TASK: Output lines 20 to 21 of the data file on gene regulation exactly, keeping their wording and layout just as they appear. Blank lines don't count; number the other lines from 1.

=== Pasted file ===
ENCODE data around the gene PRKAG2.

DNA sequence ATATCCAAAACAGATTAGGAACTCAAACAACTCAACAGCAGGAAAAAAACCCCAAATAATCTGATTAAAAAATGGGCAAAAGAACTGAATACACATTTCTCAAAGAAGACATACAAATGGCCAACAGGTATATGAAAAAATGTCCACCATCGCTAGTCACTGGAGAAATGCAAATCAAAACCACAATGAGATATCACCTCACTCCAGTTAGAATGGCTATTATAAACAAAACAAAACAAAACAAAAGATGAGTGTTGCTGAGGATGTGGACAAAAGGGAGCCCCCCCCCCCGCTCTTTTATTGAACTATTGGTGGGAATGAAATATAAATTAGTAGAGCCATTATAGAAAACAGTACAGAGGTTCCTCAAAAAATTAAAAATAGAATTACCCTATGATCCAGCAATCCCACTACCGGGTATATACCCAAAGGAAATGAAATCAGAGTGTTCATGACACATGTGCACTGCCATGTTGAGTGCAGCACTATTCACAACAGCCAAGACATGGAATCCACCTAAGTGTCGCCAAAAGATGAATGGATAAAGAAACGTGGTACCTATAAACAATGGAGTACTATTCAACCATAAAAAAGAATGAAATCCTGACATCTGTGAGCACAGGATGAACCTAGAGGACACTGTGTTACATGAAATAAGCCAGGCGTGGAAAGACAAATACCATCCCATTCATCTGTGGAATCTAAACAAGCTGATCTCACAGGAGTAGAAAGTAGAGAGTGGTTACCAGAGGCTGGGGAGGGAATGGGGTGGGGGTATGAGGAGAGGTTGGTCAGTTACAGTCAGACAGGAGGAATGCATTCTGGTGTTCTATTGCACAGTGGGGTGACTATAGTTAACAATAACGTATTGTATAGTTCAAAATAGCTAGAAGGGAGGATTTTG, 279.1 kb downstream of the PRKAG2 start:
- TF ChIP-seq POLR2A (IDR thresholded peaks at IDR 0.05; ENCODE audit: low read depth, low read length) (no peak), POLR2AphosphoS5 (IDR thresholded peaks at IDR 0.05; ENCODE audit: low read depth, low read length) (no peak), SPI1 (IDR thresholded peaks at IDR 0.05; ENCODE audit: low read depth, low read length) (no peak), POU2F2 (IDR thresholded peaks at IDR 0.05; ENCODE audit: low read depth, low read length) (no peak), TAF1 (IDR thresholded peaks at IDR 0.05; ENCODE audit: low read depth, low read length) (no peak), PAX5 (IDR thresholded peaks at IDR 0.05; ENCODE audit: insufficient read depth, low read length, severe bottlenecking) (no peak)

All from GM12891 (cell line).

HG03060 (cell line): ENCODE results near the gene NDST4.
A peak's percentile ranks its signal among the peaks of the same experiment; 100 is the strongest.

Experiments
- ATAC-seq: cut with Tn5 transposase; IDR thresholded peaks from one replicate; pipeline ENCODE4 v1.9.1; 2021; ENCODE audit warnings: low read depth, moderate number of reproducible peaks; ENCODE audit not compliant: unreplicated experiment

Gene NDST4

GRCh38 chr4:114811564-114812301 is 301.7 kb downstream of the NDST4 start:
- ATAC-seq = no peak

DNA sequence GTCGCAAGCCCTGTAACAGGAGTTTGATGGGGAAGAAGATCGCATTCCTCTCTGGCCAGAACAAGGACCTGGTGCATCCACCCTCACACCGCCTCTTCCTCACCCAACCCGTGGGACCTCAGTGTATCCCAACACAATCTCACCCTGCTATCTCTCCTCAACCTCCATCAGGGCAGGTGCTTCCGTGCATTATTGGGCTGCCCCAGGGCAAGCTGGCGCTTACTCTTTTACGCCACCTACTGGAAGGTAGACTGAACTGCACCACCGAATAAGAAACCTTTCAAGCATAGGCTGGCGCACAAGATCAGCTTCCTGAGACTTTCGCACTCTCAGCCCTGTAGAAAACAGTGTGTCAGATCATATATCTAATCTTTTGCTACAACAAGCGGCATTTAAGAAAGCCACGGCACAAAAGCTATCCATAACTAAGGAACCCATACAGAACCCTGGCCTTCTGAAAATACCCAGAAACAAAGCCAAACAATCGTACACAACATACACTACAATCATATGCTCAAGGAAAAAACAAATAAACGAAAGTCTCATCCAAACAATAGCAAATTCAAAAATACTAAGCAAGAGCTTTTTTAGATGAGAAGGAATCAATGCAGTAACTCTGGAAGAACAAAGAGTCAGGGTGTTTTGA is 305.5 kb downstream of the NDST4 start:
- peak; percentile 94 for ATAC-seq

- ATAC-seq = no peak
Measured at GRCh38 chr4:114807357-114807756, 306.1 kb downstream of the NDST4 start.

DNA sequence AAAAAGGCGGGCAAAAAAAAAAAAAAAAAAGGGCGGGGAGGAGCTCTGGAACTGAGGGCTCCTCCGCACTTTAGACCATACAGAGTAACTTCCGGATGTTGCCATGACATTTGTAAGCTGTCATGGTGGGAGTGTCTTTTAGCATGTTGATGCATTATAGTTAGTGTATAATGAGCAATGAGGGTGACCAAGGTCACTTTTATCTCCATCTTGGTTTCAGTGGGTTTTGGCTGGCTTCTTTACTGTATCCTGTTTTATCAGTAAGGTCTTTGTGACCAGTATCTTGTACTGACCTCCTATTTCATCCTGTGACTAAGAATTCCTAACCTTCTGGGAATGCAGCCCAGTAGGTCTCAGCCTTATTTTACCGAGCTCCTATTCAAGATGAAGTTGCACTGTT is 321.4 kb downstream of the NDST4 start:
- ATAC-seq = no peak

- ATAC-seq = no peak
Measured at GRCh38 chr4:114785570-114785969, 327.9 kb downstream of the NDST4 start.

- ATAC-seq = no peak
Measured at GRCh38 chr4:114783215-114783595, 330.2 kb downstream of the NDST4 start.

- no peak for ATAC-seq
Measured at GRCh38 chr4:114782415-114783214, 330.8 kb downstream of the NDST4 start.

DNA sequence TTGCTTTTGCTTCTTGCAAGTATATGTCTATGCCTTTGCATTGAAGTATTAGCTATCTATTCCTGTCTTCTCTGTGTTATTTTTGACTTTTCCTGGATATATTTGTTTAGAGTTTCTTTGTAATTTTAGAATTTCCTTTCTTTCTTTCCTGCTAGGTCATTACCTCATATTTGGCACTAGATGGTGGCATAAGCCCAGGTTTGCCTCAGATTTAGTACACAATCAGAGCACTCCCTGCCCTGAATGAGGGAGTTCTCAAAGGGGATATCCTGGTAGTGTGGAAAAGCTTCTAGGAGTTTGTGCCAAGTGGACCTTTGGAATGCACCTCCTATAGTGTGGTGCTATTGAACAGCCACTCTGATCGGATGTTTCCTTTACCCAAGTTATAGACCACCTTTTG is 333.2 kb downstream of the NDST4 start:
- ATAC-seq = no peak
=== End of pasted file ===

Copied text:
- ATAC-seq = no peak
Measured at GRCh38 chr4:114783215-114783595, 330.2 kb downstream of the NDST4 start.